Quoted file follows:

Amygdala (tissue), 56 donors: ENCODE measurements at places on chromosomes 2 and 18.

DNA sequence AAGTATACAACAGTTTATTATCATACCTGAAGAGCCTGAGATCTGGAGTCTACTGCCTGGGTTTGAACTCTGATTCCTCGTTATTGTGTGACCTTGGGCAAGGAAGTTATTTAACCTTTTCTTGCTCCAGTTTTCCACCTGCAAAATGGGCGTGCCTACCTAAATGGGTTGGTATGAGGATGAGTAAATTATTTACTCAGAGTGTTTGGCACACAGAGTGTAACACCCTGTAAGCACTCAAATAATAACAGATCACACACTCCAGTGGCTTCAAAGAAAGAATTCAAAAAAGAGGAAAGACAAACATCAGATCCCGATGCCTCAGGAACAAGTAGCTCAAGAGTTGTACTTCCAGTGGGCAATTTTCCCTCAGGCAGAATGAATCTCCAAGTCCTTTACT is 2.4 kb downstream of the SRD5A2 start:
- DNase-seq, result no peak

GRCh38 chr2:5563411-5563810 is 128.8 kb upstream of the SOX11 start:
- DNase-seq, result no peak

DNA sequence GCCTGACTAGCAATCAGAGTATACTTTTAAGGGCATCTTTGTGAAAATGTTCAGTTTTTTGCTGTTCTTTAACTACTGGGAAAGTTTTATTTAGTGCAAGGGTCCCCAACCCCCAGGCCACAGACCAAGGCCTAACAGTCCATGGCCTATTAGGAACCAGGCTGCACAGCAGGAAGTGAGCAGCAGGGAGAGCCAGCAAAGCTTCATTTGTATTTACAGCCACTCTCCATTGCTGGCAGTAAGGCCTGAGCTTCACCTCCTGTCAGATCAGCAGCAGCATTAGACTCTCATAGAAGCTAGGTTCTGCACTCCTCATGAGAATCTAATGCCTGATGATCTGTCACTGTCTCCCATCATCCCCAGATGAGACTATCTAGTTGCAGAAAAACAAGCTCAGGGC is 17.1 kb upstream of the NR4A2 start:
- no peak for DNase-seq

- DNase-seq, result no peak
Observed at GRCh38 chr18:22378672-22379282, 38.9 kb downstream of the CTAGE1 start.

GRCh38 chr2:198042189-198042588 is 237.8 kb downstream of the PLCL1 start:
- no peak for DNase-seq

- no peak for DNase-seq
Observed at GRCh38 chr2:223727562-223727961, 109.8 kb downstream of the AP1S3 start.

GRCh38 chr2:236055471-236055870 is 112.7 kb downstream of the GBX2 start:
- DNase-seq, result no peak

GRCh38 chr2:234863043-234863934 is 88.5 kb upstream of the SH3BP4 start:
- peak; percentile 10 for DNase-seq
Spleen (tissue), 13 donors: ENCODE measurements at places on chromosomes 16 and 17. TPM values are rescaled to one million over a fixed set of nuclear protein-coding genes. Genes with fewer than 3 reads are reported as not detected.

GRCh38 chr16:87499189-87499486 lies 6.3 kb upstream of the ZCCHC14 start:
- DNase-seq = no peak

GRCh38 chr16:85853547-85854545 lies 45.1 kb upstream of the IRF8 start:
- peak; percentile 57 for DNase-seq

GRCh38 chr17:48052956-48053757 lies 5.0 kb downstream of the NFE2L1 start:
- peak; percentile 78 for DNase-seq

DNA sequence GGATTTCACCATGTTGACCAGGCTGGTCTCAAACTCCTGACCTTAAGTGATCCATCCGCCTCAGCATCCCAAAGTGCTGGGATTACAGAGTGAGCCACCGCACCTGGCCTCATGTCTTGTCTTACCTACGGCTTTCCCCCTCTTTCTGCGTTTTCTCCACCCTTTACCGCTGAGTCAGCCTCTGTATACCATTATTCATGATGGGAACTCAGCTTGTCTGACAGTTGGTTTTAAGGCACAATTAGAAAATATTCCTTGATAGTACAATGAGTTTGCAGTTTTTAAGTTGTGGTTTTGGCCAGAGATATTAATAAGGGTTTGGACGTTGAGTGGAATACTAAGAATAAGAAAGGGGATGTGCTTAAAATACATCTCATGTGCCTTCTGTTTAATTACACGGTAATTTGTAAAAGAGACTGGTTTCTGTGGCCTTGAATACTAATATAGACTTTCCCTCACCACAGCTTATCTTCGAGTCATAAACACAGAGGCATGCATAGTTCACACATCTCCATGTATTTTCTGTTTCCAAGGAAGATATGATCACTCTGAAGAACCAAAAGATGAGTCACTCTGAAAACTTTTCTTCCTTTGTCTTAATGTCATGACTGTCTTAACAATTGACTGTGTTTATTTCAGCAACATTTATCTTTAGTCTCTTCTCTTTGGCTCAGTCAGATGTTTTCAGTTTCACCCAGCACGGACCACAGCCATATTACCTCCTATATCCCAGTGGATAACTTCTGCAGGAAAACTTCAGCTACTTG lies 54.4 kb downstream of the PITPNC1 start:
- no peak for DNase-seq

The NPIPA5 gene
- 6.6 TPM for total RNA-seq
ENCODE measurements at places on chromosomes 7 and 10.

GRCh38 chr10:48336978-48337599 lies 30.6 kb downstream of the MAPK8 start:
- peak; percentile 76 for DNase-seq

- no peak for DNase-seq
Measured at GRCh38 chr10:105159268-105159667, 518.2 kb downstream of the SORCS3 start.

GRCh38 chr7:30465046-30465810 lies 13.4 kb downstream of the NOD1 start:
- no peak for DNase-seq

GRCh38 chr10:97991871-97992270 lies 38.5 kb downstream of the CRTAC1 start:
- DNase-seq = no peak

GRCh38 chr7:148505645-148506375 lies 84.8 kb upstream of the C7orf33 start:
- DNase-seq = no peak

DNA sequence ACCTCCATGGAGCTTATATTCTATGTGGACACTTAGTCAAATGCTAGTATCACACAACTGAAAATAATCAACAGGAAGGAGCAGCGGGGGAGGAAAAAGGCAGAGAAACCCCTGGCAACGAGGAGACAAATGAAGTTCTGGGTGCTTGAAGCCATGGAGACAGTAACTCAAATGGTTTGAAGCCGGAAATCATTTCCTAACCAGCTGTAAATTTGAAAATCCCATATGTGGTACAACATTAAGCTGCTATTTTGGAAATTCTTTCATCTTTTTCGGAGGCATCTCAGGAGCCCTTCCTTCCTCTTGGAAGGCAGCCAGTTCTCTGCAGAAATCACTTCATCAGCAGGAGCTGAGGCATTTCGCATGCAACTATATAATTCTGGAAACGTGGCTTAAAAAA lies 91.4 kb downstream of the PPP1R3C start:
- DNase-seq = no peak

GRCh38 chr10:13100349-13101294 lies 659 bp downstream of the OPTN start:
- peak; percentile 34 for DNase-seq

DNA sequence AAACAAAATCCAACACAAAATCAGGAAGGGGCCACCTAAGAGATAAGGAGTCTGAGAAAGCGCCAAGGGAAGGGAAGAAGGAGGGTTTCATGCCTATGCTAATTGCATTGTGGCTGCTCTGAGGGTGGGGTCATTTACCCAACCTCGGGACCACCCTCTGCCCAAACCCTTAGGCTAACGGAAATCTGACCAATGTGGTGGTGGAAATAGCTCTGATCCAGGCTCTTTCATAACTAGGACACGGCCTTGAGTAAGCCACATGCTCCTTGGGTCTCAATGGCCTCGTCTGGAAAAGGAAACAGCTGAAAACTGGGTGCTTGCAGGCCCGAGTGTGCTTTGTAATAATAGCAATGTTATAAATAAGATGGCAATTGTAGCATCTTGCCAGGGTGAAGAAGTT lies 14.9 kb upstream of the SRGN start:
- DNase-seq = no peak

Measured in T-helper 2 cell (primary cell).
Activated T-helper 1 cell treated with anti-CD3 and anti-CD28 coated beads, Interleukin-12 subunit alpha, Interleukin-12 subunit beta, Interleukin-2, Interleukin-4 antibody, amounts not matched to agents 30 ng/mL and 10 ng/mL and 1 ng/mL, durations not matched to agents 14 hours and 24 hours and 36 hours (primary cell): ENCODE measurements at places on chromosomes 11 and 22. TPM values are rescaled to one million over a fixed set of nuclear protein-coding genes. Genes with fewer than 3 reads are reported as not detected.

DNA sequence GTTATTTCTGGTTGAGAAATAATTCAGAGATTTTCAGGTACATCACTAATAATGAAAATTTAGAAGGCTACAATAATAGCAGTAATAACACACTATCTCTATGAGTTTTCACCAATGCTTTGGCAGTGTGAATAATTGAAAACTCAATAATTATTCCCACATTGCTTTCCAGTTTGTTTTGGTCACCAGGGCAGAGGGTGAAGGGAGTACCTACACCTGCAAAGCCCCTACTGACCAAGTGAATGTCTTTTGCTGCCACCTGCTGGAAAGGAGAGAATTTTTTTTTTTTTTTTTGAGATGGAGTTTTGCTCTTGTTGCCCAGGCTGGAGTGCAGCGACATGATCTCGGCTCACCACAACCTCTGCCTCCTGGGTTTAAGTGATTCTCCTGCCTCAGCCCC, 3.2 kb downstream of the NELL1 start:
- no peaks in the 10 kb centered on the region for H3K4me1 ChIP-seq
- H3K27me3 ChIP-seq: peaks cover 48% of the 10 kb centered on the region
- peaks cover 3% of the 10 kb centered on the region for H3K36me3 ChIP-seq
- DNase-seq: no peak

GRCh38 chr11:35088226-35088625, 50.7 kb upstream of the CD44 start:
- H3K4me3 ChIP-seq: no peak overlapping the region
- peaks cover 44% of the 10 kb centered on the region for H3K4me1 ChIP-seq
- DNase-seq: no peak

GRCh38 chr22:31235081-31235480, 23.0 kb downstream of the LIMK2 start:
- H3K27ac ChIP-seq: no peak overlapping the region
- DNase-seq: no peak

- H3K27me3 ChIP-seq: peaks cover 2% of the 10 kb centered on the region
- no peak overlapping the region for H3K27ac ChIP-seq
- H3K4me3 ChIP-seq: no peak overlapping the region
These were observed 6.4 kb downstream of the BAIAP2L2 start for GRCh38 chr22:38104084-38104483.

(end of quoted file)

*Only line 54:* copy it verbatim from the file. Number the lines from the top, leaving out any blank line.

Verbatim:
- H3K4me3 ChIP-seq: no peak overlapping the region